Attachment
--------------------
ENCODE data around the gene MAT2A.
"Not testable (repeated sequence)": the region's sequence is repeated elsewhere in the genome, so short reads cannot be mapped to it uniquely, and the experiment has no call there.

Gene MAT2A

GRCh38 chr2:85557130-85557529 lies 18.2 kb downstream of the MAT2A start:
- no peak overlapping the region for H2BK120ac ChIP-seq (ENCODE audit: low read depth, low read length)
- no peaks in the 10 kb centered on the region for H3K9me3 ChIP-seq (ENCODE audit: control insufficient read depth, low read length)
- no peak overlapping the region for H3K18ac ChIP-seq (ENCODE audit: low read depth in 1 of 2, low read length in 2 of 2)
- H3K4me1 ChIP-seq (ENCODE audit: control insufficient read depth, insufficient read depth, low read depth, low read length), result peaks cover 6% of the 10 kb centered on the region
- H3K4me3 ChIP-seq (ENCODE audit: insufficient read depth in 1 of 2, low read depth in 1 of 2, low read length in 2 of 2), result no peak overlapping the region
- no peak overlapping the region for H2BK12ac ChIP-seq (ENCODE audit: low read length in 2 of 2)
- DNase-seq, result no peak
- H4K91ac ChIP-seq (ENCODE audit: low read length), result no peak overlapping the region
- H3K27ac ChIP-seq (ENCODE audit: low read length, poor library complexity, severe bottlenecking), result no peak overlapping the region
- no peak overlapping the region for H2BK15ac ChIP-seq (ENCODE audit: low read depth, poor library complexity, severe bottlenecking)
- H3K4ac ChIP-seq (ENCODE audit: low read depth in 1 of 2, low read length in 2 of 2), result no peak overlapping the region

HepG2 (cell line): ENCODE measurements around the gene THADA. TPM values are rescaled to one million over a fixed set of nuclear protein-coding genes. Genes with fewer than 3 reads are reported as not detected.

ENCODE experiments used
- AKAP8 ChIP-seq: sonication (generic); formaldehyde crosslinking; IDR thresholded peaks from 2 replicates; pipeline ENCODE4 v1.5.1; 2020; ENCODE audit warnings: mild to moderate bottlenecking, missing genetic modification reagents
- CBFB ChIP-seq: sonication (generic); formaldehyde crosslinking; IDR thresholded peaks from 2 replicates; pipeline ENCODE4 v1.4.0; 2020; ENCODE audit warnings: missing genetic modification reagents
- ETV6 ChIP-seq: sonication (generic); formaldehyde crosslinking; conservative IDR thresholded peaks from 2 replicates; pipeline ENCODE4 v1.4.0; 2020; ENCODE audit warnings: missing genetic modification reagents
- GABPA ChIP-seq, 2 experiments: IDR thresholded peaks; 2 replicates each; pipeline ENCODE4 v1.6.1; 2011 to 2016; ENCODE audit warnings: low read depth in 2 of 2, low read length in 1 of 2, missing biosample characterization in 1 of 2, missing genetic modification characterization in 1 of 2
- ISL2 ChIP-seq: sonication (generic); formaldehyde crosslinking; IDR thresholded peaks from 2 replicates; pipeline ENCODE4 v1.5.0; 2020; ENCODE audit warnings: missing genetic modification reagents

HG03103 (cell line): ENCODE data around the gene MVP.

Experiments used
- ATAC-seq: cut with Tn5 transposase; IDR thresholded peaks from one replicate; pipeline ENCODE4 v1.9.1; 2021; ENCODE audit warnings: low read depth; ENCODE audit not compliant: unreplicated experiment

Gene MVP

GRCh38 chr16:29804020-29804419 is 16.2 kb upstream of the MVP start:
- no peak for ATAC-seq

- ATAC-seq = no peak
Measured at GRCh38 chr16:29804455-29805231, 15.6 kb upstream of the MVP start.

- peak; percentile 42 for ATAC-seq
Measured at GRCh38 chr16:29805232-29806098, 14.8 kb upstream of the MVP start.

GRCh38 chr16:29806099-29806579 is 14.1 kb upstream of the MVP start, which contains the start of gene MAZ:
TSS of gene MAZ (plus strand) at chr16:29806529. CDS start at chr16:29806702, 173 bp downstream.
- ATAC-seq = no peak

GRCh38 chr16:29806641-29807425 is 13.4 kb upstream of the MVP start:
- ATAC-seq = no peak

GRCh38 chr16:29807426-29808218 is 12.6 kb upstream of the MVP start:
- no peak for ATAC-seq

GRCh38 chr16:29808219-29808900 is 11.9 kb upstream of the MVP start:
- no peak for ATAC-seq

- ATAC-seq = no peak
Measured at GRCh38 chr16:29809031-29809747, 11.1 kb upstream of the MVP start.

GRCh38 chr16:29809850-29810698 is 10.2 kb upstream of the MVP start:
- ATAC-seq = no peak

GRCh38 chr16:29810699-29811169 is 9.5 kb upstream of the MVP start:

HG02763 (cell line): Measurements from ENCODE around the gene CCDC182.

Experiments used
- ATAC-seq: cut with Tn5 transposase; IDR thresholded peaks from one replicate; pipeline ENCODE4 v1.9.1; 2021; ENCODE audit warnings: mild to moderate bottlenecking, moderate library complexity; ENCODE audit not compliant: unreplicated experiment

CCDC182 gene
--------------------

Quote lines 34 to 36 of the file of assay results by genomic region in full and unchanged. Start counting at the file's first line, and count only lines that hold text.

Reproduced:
TSS of gene MAZ (plus strand) at chr16:29806529. CDS start at chr16:29806702, 173 bp downstream.
- ATAC-seq = no peak

GRCh38 chr16:29806641-29807425 is 13.4 kb upstream of the MVP start: